Margie Lawson

Changing your Writing World

Clans of Scotland

Want to write a novel set in Scotland? A New York Times bestseller?? How about a series? Scottish stories are wildly popular after the successful novels of Diana Gabaldon: Outlander, Fly in Amber, Voyager, followed by six more huge books which tell the adventures and trials of Jamie Fraser and Claire.  

Gabaldon placed her story in the mid-18th century at the end of the clan system in the Scottish Highlands. Her characters bravely fought the last of the Jacobite rebellions. In this course you will learn about the background, the 16th to 18th centuries, which led to the tragic defeat at the battle of Culloden.

What made Highlanders so attractive to readers all over the world? Welsh people wonder. After all they too speak a Celtic language. Just because Highlandmen wear kilts? Yes! However, the kilt is not an ancient garment. Want to know more?

If you were to visit Edinburgh in the 18th-century, you’d find out that Lowlanders thought Highlanders savage, a ready source of rebels, far less civilised than the ‘red Indians’ of the New World. Tartan or any chequed fabric was associated with Highlanders and the Lowland poor. Ministers of religion complained that women could hide under a tartan shawl and go to sleep during sermons. You’ll learn how the Highland image was ‘rehabilitated’ in the 19th century.

Sheila Currie will provide information about the names of the clans, their locations, and their feuds and fights. You’ll also gain insights about daily life: making a living, keeping families strong and how to marry. Marriage was different in the Highlands. Very different.

How do you know you’re in Scotland when you read a Scottish novel? How much background should you include? Will you sprinkle a little magic in your story? Writing a great Scottish story means more than a list of dates. Blah. What are the sources for learning all this? Yes, you need history, but also folklore, a few words of Scottish Gaelic, customs, and insights into the society of the Scottish Highlands—the clans.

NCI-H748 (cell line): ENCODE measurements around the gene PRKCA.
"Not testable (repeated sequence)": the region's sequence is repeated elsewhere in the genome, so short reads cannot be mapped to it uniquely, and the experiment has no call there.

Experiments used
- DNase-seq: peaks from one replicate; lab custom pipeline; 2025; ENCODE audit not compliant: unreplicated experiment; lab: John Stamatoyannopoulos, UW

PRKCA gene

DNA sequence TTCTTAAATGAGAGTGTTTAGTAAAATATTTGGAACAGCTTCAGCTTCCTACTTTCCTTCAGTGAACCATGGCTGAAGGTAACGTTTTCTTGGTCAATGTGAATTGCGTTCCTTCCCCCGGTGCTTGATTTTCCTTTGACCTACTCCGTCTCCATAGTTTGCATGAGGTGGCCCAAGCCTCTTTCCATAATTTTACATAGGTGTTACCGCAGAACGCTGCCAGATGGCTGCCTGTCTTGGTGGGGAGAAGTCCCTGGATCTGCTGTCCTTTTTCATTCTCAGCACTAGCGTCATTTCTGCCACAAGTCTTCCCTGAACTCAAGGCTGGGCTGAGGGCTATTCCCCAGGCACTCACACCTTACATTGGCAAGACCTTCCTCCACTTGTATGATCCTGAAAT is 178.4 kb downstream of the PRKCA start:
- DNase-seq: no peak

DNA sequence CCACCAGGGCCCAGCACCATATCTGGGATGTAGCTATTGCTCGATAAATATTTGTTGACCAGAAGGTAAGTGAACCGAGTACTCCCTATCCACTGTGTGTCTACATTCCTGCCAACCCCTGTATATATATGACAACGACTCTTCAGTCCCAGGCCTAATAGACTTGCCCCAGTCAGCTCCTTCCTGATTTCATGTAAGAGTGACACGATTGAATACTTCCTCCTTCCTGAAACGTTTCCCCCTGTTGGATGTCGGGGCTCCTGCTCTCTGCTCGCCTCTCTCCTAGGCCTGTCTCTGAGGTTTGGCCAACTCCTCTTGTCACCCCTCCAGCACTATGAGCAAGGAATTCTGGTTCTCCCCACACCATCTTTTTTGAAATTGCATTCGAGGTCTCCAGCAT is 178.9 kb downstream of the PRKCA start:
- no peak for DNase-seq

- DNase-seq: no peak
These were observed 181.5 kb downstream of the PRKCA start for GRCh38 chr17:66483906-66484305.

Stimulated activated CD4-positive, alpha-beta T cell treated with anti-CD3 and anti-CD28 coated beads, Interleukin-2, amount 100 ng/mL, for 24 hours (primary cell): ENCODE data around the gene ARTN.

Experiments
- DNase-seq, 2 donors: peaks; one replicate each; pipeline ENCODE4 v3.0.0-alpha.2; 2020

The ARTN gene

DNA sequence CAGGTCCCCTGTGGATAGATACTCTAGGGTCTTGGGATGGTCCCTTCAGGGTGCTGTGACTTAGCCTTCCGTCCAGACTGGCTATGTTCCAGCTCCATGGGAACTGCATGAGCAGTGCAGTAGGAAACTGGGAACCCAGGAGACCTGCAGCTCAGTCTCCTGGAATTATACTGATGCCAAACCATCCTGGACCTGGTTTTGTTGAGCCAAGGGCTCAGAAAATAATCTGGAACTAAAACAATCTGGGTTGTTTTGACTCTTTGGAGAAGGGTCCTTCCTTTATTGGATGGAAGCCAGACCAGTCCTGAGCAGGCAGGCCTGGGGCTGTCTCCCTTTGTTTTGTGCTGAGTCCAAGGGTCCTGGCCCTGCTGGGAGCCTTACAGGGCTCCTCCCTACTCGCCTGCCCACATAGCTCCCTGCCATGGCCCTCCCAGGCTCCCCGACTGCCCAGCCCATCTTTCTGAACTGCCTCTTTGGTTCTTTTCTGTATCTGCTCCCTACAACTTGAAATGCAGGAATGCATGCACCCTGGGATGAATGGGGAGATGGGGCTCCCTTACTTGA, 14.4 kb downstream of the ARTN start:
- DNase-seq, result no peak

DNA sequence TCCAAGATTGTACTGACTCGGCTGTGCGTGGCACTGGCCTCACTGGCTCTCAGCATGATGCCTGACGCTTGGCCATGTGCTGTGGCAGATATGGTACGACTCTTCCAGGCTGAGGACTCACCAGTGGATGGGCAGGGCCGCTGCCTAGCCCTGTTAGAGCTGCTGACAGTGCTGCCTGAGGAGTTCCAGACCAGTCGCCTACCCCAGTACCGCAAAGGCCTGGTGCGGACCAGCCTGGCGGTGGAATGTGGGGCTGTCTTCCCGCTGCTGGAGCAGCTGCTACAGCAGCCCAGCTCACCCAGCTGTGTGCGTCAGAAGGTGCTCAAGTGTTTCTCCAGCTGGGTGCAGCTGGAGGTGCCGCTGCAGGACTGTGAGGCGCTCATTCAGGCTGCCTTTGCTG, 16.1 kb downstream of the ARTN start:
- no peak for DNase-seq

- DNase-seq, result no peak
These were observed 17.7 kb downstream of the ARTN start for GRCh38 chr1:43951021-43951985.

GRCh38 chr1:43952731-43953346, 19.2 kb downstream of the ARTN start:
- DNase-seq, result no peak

What you will learn:

  • The historical background from the 16th to the 18th century: the life-threatening events, the feuds and fights
  • How to name your characters and their lands
  • How to dress your characters—it changes through the centuries
  • How to place your characters in a village or a castle among ancient stone monuments
  • What to put on the first pages of your novel which show your readers that they are no longer in Kansas

Every lesson will include questions or writing exercises to help you write a very special Scottish novel. You’ll also receive research projects, writing exercises and feedback as well as a chronology and bibliography.

Who should take this course:

  • Writers who have never visited Scotland (but want to)
  • Writers who wish to deepen their knowledge of Scotland
  • Experienced writers who want to write a Scottish novel which is resonates with knowledge of the Highlands
  • Writers who want to know what Diana Gabaldon knows

Course overview:

Lesson one: Scotland in 1100

  • Nations who lived in Scotland: Scots, English, Norse & Welsh
  • The landscape: the giants who made the hills
  • Gaelic Scotland
  • Gaelic Royal Inauguration: kings were not enthroned or crowned in church